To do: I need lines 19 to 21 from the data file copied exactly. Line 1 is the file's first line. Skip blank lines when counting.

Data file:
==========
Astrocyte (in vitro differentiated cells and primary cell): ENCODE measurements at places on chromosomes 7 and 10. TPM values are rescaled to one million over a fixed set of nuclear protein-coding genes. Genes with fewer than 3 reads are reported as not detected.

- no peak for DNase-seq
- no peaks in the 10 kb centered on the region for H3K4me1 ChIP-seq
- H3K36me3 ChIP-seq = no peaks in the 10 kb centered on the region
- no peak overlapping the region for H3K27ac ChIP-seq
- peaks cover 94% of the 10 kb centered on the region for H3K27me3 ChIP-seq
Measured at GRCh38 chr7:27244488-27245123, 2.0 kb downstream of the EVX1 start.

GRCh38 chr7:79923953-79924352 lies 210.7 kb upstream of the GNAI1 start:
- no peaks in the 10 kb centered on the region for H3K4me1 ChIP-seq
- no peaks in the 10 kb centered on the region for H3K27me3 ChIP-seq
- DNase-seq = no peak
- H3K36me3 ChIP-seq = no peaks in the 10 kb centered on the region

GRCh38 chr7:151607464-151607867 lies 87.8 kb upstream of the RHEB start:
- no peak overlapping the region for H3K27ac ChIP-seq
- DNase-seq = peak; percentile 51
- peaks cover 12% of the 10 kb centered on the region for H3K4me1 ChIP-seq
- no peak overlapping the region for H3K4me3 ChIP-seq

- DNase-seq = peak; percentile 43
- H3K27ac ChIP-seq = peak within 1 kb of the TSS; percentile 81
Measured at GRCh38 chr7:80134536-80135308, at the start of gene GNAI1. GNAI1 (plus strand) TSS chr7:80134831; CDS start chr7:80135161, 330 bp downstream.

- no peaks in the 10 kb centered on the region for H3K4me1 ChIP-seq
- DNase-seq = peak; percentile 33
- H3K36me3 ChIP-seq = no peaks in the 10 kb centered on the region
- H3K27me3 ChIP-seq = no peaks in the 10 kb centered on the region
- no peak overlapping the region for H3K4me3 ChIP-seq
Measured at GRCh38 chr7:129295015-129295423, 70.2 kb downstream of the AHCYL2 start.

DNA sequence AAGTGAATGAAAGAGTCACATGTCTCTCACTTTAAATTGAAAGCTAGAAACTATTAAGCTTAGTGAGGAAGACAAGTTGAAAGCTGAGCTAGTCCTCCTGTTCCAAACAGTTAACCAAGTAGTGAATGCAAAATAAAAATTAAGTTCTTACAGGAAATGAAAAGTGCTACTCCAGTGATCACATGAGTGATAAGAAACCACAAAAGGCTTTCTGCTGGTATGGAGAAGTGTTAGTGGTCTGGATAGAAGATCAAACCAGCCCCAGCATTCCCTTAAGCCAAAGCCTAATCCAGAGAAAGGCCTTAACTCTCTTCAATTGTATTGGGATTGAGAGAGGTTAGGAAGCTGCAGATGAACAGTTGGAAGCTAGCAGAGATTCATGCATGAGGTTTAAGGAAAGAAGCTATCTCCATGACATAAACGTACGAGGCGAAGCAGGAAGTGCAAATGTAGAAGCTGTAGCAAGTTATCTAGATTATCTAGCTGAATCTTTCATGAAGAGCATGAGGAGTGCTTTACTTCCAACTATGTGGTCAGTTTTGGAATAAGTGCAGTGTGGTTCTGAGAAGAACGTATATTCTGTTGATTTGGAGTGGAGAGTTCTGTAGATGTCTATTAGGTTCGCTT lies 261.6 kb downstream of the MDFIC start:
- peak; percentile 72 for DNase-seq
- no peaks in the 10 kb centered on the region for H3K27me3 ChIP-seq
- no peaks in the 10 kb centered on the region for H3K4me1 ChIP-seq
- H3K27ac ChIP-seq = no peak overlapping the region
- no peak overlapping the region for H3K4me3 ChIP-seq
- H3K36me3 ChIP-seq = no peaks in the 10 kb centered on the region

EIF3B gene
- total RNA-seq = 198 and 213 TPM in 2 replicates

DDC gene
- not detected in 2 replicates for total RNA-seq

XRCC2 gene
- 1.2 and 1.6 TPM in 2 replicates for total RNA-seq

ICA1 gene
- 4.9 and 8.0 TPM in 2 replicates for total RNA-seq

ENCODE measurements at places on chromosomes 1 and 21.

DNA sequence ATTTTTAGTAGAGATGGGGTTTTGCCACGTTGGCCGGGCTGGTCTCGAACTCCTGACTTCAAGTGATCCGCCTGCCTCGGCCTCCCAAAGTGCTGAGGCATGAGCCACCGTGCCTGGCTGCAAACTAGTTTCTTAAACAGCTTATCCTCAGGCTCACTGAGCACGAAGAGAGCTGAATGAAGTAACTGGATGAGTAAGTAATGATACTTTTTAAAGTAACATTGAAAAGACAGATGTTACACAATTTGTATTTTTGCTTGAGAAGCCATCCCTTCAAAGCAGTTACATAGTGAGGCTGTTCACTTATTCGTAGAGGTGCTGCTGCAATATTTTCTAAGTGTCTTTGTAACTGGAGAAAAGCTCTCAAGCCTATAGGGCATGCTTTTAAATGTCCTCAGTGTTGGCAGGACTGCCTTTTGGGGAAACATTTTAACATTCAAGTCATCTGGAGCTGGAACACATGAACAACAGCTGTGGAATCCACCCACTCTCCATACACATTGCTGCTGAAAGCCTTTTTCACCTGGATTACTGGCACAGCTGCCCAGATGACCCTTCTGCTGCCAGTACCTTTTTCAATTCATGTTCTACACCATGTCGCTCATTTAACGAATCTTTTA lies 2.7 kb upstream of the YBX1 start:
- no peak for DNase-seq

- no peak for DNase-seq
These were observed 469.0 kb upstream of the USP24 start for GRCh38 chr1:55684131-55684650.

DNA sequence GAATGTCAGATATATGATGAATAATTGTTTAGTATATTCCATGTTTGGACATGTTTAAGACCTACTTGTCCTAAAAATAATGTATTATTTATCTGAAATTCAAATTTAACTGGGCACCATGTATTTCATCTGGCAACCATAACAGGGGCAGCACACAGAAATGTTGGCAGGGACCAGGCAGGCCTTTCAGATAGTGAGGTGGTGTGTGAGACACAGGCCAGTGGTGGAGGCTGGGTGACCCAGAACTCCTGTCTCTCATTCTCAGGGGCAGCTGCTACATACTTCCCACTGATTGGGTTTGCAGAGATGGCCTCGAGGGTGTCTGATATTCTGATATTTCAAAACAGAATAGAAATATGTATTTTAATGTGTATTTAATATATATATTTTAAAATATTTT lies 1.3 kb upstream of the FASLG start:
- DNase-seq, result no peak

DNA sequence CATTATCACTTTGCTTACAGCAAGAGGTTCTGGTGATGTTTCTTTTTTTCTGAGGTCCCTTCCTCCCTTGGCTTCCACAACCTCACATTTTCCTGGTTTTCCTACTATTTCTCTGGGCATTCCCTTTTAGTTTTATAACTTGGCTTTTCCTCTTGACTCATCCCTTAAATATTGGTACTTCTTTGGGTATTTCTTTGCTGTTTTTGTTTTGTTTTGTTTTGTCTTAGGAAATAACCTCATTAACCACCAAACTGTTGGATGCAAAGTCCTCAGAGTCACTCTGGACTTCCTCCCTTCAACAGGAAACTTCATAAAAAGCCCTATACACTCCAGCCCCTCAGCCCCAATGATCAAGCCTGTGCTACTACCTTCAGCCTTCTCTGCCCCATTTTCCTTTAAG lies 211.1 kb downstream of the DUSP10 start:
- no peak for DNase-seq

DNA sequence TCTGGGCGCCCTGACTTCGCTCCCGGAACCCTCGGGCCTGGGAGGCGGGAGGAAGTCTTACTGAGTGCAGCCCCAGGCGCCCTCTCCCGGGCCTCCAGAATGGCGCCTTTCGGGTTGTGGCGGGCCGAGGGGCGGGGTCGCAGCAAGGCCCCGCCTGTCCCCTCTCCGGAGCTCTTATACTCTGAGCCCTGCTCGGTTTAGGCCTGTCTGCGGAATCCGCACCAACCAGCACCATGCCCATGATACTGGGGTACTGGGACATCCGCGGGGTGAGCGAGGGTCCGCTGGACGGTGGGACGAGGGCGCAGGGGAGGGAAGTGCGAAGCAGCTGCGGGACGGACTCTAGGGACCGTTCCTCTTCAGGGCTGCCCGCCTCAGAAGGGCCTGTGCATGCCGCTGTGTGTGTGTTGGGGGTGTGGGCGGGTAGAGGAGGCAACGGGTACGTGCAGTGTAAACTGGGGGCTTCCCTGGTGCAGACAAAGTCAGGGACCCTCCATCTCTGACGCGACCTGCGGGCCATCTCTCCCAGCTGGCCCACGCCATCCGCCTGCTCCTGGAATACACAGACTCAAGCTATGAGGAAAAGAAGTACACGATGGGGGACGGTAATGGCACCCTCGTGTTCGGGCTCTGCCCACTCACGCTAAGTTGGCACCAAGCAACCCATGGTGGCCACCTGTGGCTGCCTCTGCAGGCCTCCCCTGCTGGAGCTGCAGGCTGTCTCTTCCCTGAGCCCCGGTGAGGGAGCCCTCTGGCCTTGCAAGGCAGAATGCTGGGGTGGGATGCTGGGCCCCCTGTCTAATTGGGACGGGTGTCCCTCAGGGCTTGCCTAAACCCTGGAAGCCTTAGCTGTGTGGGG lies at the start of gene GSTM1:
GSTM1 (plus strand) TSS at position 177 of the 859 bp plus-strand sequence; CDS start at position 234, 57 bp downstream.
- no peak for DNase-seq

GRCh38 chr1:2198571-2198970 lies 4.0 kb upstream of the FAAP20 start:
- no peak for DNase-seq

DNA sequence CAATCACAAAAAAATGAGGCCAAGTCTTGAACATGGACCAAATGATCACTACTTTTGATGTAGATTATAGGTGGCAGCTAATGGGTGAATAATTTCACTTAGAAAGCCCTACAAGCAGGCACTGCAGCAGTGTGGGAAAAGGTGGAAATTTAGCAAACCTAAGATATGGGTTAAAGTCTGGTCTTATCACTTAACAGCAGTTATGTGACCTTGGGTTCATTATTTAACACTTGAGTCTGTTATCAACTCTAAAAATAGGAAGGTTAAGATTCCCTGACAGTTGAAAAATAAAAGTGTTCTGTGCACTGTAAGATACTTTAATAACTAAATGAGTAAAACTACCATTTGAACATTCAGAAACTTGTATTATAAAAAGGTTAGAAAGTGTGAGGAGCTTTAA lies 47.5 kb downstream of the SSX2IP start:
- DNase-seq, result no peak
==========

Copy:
- H3K27ac ChIP-seq = peak within 1 kb of the TSS; percentile 81
Measured at GRCh38 chr7:80134536-80135308, at the start of gene GNAI1. GNAI1 (plus strand) TSS chr7:80134831; CDS start chr7:80135161, 330 bp downstream.

- no peaks in the 10 kb centered on the region for H3K4me1 ChIP-seq